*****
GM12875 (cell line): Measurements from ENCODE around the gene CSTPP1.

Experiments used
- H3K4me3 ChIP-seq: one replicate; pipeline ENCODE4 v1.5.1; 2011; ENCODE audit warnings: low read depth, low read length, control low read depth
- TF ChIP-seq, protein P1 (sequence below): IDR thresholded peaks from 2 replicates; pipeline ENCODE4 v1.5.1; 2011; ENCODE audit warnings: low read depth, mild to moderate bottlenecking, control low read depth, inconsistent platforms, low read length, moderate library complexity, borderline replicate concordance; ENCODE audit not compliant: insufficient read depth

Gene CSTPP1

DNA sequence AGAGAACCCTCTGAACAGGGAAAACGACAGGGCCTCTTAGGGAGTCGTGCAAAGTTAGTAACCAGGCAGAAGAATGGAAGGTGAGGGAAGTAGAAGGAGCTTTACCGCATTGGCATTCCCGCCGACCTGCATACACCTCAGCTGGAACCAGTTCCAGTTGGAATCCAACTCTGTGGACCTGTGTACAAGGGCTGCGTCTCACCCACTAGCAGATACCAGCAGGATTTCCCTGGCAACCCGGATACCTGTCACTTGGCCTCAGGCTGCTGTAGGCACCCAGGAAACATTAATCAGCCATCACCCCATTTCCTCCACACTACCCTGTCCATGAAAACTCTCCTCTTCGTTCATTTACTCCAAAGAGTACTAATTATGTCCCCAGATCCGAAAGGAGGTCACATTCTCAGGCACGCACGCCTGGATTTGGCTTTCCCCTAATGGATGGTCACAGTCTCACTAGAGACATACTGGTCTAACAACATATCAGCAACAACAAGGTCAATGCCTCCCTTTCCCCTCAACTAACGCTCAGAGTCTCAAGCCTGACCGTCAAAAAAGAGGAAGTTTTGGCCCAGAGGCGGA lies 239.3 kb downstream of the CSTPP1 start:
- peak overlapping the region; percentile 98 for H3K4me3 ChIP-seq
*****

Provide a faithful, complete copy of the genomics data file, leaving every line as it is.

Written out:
GM12875 (cell line): Measurements from ENCODE around the gene CSTPP1.

Experiments used
- H3K4me3 ChIP-seq: one replicate; pipeline ENCODE4 v1.5.1; 2011; ENCODE audit warnings: low read depth, low read length, control low read depth
- TF ChIP-seq, protein P1 (sequence below): IDR thresholded peaks from 2 replicates; pipeline ENCODE4 v1.5.1; 2011; ENCODE audit warnings: low read depth, mild to moderate bottlenecking, control low read depth, inconsistent platforms, low read length, moderate library complexity, borderline replicate concordance; ENCODE audit not compliant: insufficient read depth

Gene CSTPP1

DNA sequence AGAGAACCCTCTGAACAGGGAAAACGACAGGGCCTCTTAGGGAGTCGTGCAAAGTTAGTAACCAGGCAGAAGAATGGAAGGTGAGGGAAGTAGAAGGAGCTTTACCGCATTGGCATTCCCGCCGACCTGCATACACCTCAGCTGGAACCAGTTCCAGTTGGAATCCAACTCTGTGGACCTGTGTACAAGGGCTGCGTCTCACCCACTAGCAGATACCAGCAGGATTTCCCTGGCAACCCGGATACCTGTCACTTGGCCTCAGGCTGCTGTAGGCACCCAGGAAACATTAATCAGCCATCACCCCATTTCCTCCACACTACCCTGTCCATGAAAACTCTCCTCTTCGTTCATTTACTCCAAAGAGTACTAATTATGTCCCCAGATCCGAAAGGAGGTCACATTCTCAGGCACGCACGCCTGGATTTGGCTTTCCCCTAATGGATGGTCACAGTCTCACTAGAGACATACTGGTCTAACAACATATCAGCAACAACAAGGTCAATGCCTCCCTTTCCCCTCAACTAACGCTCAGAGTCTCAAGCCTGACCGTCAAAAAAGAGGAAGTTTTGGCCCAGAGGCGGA lies 239.3 kb downstream of the CSTPP1 start:
- peak overlapping the region; percentile 98 for H3K4me3 ChIP-seq